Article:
Long Island Man Is 1st in US to Face Price-Gouging Charge Under Defense Production Act

The Long Island man allegedly inflated bulk sales of PPE to "organizations serving vulnerable senior citizens and children battling the virus."

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A Long Island man is facing up to a year in prison for violating the Defense Production Act by hoarding and price-gouging critical COVID-19 supplies, prosecutors said Friday.

Amardeep Singh is the first person in the US to be criminally charged for violating the law, according to the US Attorney's Office for the Eastern District of New York. Investigators found and confiscated personal protective equipment found at his store and warehouse in Long Island, some of which was being sold at a 1000% markup.

Prosecutors say Singh's records show he purchased a slew of different equipment used to detect or prevent contracting the virus, and then jacked up the prices. The federal criminal complaint includes:

  • Digital thermometers purchased for $35.50 each, then resold by Singh at $79.99 each — a 125 percent mark-up
  • PPE face shields purchased at $3.10 each, then resold by Singh at $9.99 each — a 222 percent mark-up
  • KN95 respirator masks purchased at $1.75 each, then resold for $4.99 each — a 185 percent markup
  • 32-ounce bottles of "Perfect Purity" brand hand sanitizer purchased for $8.50 each, then resold for $24.99 each — a nearly 200 percent markup
  • Face masks purchased for seven cents each, then resold for $1 each — a mark-up of more than 1,300 percent

Last month, President Trump invoked the Defense Production Act making it illegal to hoard scarce medical supplies or sell them at excessive prices.

Singh runs a retail and shoe store, but began selling PPE supplies in mid-March, the EDNY alleges.

From a warehouse in Brentwood and Singh's storefront in Plainview, investigators recovered more than 100,000 face masks, 10,000 surgical gowns, nearly 2,500 isolation suits and more than 500,000 pairs of gloves, according to the EDNY.

Singh's records allegedly reveal the store owner had inflated bulk sales to "organizations serving vulnerable senior citizens and children battling the virus," according to the Eastern District of New York. He also designated part of his sneaker and apparel store for "COVID-19 Essentials," where he sold items to the public at the inflated prices.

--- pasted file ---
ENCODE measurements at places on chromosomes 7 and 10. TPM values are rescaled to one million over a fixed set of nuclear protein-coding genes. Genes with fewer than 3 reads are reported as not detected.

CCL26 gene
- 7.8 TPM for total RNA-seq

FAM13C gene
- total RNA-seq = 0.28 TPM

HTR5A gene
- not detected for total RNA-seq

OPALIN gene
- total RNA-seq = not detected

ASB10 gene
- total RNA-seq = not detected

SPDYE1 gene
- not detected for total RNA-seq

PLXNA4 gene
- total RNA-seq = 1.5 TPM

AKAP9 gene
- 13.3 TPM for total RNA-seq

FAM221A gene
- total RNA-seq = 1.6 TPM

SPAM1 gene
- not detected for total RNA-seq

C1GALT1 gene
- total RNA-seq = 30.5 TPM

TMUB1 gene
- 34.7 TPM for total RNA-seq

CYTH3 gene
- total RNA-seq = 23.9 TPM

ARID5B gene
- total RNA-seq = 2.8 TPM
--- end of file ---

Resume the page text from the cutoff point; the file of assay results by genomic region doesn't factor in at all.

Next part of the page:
Authorities said Singh marketed the products on social media and continued selling them even after he received a cease-and-desist letter from the New York Attorney General’s Office, which called his pricing “unconscionably excessive.”

Singh’s stockpiles for now are being held as evidence, but the Federal Emergency Management Agency is “working through the details” of how to reallocate the materials to institutions in need of such equipment, said a law enforcement official familiar with the matter. The person wasn’t authorized to speak publicly about the materials and spoke on the condition of anonymity.

“The criminal complaint describes a defendant who allegedly saw the devastating COVID-19 pandemic as an opportunity to make illegal profits on needed personal protective equipment,” stated Craig Carpenito, head of the Department of Justice’s nationwide COVID-19 Hoarding and Price Gouging Task Force.

Nassau County Executive Laura Curran said in a statement that the county's Department of Consumer Affairs had issued the 45-year-old Singh more than $183,000 in price-gouging violations since March 18, and had found some of the items expired nearly a decade ago, in 2011.

"It is simply unconscionable for anyone to prey on consumers during a unprecedented pandemic, especially as Nassau County leads the nation in confirmed coronavirus cases and fatalities outside of New York City," Curran said.

Bradley Gerstman, Singh’s attorney, says "Mr. Singh denies he engaged in price gouging." Gerstman accused the government of sending mixed messages by asking for people to sell PPE and then charging his client, and said Singh has donated PPE gear to civic groups and first responders in the past.

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